Is it Possible to Automate Automation?
Of late, data science has grabbed attention for good!
Organizations are increasingly motivated by the untapped potential automation offers to increase the number of AI projects and drastically reduce the time to market. One thing that even enterprises are not aware of is that automation designs can significantly increase the quality of solutions by training and retraining the models it is built on.
Automation has expanded to not only include any assortment of workflows supported by data science algorithms, but also entire data science itself. Automation as a utility is part of a greater revolution to democratize data science alongside SaaS solutions leverage machine learning, self-service analytics platforms, and visual solutions for business continuity.
Capability building to automate Data Science
Bots, the core component of automation deploy the following capabilities to harness maximum from Data Science:
• Natural Language Processing: NLP technologies work in tandem with deep learning tools enabling bots to understand applications written in different application frameworks and recognize workflows.
• Connectors: These are the mechanisms that allow bots to execute various steps required for their processes for instance data retrieval to work with varying operating systems.
• Computer Vision: Computer Vision enables bots to see just as human eyes would do. This lets bots to observe from a varied number of data sources, including apps and websites to get valuable data to support business use cases.
Marching ahead to the quest, IBM debuted Auto AI, an entirely new set of capabilities for its Watson Studio designed to automate critical yet time-consuming tasks associated with designing and optimizing AI in the enterprise. This liberates data scientists to execute more data science projections using automation to their advantage.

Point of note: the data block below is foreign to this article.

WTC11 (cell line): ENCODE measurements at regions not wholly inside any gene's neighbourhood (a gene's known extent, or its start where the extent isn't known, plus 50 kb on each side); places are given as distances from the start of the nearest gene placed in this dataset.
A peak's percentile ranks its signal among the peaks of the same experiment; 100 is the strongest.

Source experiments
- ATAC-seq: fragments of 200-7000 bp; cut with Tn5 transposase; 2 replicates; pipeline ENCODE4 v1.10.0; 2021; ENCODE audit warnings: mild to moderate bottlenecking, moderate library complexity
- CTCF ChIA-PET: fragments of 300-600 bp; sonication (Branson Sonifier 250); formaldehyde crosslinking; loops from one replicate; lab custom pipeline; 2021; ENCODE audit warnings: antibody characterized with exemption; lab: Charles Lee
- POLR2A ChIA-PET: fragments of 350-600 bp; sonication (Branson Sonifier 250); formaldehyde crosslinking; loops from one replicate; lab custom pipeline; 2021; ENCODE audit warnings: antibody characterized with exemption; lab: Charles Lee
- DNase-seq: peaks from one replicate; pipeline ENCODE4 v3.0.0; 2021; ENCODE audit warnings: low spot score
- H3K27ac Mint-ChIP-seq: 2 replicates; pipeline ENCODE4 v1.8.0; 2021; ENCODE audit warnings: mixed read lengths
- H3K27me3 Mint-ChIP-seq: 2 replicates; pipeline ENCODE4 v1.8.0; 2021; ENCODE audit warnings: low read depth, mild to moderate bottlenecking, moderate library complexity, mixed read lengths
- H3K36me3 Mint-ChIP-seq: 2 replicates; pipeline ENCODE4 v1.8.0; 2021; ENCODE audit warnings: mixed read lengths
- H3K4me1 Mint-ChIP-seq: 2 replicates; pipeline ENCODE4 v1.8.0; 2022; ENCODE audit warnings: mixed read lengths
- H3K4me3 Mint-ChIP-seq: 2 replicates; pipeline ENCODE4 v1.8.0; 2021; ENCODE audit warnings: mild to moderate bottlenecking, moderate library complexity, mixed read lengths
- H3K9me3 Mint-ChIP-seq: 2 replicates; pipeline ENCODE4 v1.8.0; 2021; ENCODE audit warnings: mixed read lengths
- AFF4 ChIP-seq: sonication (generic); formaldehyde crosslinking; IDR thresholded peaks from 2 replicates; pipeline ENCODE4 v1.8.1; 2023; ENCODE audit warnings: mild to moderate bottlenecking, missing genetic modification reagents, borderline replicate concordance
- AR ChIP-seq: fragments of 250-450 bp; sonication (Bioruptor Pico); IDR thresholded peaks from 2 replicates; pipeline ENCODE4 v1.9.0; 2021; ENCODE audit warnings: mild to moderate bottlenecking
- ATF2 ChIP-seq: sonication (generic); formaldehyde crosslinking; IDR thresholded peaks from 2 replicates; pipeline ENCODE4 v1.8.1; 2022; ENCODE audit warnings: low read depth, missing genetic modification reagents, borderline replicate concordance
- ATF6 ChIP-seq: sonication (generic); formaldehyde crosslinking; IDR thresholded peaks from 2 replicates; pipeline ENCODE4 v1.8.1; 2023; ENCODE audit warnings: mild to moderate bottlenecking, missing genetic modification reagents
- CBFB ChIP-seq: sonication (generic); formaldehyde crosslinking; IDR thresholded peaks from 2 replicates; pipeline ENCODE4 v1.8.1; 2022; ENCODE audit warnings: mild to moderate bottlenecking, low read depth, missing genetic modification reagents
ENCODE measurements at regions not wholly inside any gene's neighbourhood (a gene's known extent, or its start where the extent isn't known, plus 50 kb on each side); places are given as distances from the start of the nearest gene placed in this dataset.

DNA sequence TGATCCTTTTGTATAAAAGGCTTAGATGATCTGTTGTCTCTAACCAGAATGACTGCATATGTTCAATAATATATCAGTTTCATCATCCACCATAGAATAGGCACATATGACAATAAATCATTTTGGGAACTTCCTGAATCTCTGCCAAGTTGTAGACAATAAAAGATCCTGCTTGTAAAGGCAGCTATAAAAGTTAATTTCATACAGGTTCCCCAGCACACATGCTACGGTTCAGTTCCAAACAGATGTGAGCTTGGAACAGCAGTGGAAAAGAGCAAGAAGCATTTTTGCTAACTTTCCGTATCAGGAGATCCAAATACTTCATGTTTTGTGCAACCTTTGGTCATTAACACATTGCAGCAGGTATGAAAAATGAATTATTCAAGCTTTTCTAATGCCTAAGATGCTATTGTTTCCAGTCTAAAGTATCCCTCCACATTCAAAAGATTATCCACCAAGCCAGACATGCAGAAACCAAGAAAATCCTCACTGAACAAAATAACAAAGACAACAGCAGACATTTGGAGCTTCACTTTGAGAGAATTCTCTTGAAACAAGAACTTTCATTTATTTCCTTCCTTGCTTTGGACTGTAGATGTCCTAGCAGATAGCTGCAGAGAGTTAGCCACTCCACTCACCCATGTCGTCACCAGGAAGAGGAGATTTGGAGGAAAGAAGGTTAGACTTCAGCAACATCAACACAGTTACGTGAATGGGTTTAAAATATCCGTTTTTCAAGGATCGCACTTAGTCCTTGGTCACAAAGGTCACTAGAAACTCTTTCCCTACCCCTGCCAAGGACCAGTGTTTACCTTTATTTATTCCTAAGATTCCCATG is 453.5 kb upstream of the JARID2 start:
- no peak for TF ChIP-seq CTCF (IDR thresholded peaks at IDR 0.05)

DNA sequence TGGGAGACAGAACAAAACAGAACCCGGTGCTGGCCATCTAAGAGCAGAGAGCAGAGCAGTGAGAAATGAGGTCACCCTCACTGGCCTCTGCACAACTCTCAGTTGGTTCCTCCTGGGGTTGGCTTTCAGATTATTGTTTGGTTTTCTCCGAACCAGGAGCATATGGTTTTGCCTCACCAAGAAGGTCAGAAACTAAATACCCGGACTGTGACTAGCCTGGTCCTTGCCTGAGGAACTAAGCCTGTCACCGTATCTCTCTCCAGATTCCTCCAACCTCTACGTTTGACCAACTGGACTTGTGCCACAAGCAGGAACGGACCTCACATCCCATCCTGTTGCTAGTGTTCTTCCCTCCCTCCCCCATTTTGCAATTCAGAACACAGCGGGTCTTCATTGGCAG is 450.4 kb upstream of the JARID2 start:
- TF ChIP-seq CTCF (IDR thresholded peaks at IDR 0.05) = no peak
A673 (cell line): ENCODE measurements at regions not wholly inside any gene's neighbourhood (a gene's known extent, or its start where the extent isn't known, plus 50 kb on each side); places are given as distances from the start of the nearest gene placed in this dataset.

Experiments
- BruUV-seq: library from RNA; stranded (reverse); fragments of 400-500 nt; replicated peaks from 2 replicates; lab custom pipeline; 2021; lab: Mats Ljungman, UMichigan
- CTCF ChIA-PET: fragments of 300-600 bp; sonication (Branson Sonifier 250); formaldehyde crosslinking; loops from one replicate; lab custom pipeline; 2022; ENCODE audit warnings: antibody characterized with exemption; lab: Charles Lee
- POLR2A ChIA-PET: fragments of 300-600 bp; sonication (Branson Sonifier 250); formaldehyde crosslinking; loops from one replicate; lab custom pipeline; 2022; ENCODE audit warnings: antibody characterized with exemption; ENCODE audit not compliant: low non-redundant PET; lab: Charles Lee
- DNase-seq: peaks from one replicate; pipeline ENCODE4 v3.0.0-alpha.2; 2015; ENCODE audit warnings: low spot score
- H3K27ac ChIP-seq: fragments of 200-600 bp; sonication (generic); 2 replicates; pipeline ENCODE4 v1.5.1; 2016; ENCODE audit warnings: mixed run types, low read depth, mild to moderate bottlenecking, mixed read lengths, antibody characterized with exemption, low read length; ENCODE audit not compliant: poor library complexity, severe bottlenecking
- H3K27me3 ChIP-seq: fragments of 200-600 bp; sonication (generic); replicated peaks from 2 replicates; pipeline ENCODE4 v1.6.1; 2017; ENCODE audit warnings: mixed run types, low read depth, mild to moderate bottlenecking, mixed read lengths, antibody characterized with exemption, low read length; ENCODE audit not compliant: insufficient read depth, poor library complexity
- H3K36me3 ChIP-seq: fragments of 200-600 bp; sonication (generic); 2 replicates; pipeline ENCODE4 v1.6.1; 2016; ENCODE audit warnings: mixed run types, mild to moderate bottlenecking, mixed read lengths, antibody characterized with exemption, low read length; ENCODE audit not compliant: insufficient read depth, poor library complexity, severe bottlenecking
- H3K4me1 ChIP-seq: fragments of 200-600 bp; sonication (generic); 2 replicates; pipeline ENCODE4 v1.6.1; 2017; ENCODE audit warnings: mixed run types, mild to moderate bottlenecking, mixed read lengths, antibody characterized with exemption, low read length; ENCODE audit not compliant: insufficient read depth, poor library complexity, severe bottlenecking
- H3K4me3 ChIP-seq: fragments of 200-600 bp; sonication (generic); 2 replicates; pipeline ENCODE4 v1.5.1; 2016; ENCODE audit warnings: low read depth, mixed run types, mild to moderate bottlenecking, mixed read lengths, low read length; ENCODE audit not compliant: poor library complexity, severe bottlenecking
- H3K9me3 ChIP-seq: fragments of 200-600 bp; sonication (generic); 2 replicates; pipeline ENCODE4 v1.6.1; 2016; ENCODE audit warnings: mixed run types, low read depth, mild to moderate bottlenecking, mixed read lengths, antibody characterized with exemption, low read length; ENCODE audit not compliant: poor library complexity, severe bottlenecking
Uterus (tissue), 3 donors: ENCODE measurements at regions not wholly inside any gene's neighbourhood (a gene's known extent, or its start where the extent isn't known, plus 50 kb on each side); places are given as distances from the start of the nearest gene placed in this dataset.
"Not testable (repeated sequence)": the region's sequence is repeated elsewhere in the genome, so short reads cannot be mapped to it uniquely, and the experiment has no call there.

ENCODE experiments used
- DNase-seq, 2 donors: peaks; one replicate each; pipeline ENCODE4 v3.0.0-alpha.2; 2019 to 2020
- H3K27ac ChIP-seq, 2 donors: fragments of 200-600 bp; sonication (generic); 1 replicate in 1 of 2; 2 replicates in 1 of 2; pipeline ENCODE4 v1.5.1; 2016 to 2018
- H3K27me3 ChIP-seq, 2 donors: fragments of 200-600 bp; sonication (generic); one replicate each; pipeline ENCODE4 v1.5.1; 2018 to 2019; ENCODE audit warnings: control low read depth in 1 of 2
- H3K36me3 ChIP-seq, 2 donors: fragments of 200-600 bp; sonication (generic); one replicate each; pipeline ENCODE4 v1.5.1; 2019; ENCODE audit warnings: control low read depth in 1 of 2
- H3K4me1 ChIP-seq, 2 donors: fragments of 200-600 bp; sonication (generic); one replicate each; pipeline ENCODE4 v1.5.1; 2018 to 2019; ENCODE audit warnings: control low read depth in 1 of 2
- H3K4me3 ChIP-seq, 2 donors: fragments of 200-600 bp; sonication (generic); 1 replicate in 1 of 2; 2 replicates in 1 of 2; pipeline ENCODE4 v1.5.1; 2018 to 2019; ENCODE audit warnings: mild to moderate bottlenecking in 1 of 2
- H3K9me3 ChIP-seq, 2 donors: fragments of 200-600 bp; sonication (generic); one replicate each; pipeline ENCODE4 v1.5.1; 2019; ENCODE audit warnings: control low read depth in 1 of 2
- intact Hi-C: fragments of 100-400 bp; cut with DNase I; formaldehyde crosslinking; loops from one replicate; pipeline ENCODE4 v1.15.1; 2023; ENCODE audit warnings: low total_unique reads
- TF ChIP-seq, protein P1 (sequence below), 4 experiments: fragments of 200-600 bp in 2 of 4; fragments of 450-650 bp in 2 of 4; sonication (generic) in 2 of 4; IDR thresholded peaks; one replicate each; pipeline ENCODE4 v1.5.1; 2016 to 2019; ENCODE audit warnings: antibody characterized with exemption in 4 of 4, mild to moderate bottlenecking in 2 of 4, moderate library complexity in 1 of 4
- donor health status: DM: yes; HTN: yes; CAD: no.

However, the current state of automation technology still encounters challenges around use cases that rely heavily on domain knowledge. With many technologies focusing on automating data science, it must be noted that though it is a good initiative to begin only a few of them answer a small fraction of automating the data science process.
Calling it too far out to put on a road map or science fiction would be a better term. To let this technology, define the progress fighting roadblocks given by actual business goals and constraints would require Artificial General Intelligence (defined as the hypothetical intelligence of a machine to understand and replicate any intellectual task that a human being can perform) and we have still a long way to go to harness its full potential.
Will Automation Kill Jobs?
The persistent question remains, would automation become strong enough to take away jobs? Experts Say No. Machine learning can only automate some part of the data scientist’s role. It is the job of the business enterprise to see what they want to automate and what should be handled by the manual workforce. This will lead data scientist’s handover the rule-based mundane, routine parts to the automation bots and instead focus on that which requires logical and intellectual shills which humans have to offer, for now.
1. Credit to automation, the role of data scientists is on way to democratization. With strong support from automation algorithms, software engineers, AI specialists, data engineers and business analysts, can work as one team along with data scientists.
2. The rise of Data Scientists, drag and drop data science tools will enable them to surpass data scientists in terms of the amount of intelligent analysis they produce and the consistent value derived from it.
In a crux, Automating the core aspect of data science is gradually becoming indispensable to digital transformation initiatives. Instead of a few data scientists training the models, Automation has taken data science to the next level by democratization and making data science available and accessible to all.